We saw another side of Obama neoliberal disdain for organized labor in his failure to aggressively support the campaign to remove union-busting Wisconsin Governor Scott Walker. Exit polls showed that around a third of union households voted to retain Walker. In that case, even greater blame goes to the establishment Democrats in Wisconsin and elsewhere who nominated Tom Barrett (with Obama's tacit approval, i.e., Chicago Mayor Rahm Emanuel was a major booster of Tom Barrett in the nominating primary) as opposing candidate who bragged about his own distance from organized labor and promised relief from all this upsetting political quibbling. (See Rick Pearlstein, How Republicans Cheat Democrats - and Democrats Cheat Themselves
Rolling Stone 06/12/2012; Charlie Pierce's various posts in his Esquire Politics Blog covering the recall, including What Happens If Scott Walker Wins Is No Good at All 05/16/2012 and Things in Politico That Make Me Want to Guzzle Antifreeze, Cheesehead Edition 06/06/2012; and, Hyde Park Johnny, Unions to protest Rahm at Milwaukee fundraiser Wednesday (3/28/12) Daily Kos 03/24/2012)

Rick Perlstein gives a summary of how the Wisconsin recall election played out, and how it indicates the larger weakness of the Democratic Party:

... the leading candidate in the primary to face Walker in the recall ran with a take-no-prisoners strategy to restore union rights: she pledged to veto any budget that didn't restore collective bargaining. That meant that if she won the statehouse, Republican legislators in Madison could hold on to their anti-union law only on pain of shutting down the state.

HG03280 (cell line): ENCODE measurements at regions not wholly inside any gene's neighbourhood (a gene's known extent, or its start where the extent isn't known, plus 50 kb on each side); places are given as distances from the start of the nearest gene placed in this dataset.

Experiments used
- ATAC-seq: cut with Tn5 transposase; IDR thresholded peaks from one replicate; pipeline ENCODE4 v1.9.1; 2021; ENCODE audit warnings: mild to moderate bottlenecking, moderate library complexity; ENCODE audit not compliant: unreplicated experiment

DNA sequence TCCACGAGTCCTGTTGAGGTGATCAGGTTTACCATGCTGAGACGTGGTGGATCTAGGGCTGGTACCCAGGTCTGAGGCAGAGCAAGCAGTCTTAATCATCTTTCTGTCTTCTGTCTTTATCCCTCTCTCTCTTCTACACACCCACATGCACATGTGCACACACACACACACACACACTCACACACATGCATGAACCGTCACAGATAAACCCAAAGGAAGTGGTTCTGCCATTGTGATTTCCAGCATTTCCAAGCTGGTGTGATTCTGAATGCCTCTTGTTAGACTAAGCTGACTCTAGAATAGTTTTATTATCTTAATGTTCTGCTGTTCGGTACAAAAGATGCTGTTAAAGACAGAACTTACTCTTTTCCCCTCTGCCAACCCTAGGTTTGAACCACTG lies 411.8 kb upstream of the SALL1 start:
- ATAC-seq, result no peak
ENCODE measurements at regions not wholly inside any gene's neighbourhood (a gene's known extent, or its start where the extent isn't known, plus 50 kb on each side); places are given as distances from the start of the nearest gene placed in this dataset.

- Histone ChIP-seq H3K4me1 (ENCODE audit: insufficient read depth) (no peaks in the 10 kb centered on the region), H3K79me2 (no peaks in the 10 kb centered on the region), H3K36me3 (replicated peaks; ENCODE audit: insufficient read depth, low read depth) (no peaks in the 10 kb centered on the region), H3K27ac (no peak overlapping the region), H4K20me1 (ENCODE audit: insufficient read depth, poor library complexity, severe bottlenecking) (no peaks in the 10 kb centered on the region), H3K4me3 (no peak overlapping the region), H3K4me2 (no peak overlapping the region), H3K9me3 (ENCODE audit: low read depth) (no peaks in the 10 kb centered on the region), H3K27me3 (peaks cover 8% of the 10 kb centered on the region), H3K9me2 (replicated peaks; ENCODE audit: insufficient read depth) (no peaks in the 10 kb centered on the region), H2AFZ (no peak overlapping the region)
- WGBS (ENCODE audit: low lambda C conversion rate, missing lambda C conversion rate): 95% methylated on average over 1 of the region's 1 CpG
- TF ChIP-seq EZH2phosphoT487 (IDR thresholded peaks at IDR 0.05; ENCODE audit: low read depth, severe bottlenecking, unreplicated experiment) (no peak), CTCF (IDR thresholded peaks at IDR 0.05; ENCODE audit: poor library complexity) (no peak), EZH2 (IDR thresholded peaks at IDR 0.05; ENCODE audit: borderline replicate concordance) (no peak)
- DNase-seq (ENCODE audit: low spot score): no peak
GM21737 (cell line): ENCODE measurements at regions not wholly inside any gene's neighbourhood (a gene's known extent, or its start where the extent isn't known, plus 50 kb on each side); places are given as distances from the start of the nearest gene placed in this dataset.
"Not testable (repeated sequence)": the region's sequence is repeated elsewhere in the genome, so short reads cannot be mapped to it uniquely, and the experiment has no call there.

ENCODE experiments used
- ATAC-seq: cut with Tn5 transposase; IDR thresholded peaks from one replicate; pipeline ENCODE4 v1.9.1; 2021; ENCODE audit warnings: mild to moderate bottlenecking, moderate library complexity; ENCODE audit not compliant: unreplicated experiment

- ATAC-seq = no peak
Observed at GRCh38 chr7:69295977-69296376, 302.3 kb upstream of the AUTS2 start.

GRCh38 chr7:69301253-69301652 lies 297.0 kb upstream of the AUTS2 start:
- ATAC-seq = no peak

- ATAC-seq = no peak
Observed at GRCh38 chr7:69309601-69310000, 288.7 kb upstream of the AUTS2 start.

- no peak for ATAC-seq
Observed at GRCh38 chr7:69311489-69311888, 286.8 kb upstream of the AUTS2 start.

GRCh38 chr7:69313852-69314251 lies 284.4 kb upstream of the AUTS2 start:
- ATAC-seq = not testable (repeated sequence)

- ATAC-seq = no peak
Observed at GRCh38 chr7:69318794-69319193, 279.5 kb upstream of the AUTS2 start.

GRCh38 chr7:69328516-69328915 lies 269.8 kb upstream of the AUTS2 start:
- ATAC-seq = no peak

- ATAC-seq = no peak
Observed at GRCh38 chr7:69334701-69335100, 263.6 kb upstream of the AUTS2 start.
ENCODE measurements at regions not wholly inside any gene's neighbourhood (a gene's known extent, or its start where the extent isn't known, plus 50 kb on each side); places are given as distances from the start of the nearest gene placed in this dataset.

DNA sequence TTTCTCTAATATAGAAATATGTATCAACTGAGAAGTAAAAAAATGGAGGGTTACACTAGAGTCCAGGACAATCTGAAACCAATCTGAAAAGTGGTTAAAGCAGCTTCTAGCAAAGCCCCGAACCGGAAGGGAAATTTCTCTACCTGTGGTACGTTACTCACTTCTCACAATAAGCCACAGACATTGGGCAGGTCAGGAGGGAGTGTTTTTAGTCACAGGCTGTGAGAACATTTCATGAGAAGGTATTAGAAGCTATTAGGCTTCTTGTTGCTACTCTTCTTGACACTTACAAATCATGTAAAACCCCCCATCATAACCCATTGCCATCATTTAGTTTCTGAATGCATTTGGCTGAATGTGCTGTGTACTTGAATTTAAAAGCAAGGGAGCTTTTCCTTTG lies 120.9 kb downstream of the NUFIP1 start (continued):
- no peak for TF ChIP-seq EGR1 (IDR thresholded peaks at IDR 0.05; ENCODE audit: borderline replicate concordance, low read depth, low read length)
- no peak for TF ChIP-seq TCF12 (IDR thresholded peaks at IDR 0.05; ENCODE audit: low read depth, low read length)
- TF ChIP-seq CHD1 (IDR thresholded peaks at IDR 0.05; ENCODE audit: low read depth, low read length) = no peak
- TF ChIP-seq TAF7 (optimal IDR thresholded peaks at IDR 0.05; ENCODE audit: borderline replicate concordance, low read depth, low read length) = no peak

Then, out of nowhere, little more than two months before Election day, a new candidate announced: Milwaukee Mayor Tom Barrett. Two days earlier, he'd had a $400-a-plate fundraising luncheon, closed to the media, hosted by Chicago Mayor Rahm Emanuel. Here was a signal: Barrett was the Democratic Party Establishment's man. And the Democratic Establishment, in this age of Barack Obama, does things in a very certain way: it never takes any prisoners, never takes the most gutsy path (this is even true for the vaunted "tough guy" Rahm Emanuel, whose standing orders as White House chief of staff was never to take on any fights unless victory was assured in advance).

Barrett immediately announced a different plan to reverse the anti-union law if he became governor: He would call a special legislative session, in which he would introduce a standalone repeal bill. He would make it hard for his side on purpose. He would make the lions lay down with the lambs, Obama style. He would sell himself to the electorate as the peacemaker. He would follow the Bill Clinton strategy, triangulate against his own side. If swing voters hate union cronyism, he would prove he wasn't a union crony. "I'm not the union guy," he would say on the campaign trail – he was the guy the unions didn't want; they even tried to talk him out of running. [my emphasis in bold]
Lewis would have had harsh words for Obama's timidity on labor related issues, from the EFCA and the Grand Bargain to cut benefits for Social Security and Medicare in exchange for cosmetic tax reforms. He was a constant thorn in the side of FDR as he pressed the Democratic President to support labor.

John Lewis and Rahm Emanuel would not get along well together.

And organized labor, despite the vast amounts of hot air blown around on the subject, are still a vital component for any democratic movement (small-d and large-D) to be able to reverse the current oligarchical drift in US politics and create a practical alternative to the bipartisan neoliberal economics that has made our elites largely forget the practical experience of fighting depressions that were still more present in the minds of even Republicans when Kindleberger wrote his book in 1973.